Historically, the Electromagnetic Compatibility (EMC) began with the disturbances at the radio navigation systems generated by the electrical power distribution lines; hence it was referred to as Radio Interference (RI). This disturbance is an Electromagnetic Interference (EMI). Although this type of EMI has been studied since the first decades of the past century, it still maintains a continued interest of the researchers, especially with the Corona Discharge (CD), generated by High Voltage Direct Current (HVDC) systems. Because of its design criterion and the concern that this phenomenon may affect the new radio communication systems in the very high frequency (VHF), ultra high frequency (UHF), and microwave bands, interest in their studies continues. In this chapter, an analysis of the electromagnetic spectrum of the CD is presented. The CD is generated at a short transmission line located within a semi-anechoic chamber. To be sure of the phenomenon, the CD is identified by its current pulse, which is well studied. The instruments used are an oscilloscope of 2 GHz and 2 GS/s, a spectrum analyzer, and an EMI test receiver. The results show that the CD concentrates its energy at frequencies below 70 MHz. In the UHF band, only narrowband signals very separated were found, with levels that cannot affect radio communication systems.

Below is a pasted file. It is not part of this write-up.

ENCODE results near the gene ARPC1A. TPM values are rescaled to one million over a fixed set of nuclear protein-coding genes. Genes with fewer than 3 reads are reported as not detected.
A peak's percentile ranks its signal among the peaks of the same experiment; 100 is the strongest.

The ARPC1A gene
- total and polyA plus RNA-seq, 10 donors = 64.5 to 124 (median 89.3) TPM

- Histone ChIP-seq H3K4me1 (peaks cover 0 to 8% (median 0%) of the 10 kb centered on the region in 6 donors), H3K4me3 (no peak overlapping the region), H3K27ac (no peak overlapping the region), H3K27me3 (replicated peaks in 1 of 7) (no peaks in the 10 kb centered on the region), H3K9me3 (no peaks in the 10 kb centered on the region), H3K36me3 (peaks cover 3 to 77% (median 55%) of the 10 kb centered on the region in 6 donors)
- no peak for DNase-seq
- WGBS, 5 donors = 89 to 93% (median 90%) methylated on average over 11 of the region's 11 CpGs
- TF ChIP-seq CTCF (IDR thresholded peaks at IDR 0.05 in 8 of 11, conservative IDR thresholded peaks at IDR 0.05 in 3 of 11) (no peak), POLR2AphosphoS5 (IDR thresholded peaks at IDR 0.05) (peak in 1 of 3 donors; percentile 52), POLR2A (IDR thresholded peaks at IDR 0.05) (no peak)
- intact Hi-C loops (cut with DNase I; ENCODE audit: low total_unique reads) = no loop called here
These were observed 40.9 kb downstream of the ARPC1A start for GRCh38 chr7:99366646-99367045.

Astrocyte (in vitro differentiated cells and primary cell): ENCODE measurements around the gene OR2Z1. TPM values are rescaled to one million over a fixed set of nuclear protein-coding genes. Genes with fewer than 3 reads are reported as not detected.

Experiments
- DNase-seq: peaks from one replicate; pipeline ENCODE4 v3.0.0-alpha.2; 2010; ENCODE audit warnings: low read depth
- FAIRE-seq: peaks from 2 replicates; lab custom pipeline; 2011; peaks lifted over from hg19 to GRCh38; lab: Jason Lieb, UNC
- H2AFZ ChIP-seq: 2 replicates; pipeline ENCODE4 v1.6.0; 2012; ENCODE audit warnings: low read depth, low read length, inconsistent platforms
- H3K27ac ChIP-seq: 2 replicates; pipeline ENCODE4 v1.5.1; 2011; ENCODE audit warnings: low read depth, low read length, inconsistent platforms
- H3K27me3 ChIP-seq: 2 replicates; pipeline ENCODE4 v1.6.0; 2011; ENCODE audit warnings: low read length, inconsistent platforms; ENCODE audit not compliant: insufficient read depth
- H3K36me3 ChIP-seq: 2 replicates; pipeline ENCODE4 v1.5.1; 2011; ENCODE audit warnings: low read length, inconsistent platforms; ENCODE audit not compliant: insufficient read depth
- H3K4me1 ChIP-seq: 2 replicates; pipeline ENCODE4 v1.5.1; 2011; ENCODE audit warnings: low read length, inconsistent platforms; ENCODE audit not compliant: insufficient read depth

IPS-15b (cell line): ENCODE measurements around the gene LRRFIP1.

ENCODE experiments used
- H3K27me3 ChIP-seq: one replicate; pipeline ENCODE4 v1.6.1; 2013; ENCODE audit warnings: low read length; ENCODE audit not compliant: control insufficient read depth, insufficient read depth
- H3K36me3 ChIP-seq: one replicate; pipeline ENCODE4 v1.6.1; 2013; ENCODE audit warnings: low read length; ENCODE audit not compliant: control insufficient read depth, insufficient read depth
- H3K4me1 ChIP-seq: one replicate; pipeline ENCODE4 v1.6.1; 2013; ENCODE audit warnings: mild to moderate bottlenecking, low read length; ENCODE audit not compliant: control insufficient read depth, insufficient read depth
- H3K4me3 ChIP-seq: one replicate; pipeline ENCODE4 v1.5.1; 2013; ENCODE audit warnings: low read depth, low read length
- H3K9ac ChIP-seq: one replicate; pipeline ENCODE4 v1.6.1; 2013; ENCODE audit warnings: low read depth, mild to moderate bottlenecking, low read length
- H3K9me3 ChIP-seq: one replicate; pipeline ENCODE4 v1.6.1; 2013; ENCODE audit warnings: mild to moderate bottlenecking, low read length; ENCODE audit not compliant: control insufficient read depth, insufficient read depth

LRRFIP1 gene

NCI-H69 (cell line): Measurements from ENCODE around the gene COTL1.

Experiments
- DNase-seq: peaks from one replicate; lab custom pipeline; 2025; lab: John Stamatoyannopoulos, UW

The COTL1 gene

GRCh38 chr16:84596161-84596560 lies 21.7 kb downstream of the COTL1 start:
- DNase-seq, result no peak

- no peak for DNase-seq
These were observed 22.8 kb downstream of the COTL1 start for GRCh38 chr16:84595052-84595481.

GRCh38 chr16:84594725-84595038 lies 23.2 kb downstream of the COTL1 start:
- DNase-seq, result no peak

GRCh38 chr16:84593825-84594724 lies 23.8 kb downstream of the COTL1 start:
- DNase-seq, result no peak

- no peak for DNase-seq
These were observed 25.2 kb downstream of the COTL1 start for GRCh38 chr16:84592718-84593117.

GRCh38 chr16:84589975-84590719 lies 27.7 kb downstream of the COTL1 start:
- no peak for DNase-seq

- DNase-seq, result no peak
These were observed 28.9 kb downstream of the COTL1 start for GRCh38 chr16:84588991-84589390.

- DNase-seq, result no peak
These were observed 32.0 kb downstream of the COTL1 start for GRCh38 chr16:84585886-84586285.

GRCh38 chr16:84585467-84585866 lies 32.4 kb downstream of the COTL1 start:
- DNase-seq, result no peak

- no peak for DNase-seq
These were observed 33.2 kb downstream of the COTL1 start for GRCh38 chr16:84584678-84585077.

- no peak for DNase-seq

Part of the book: Recent Topics in Electromagnetic Compatibility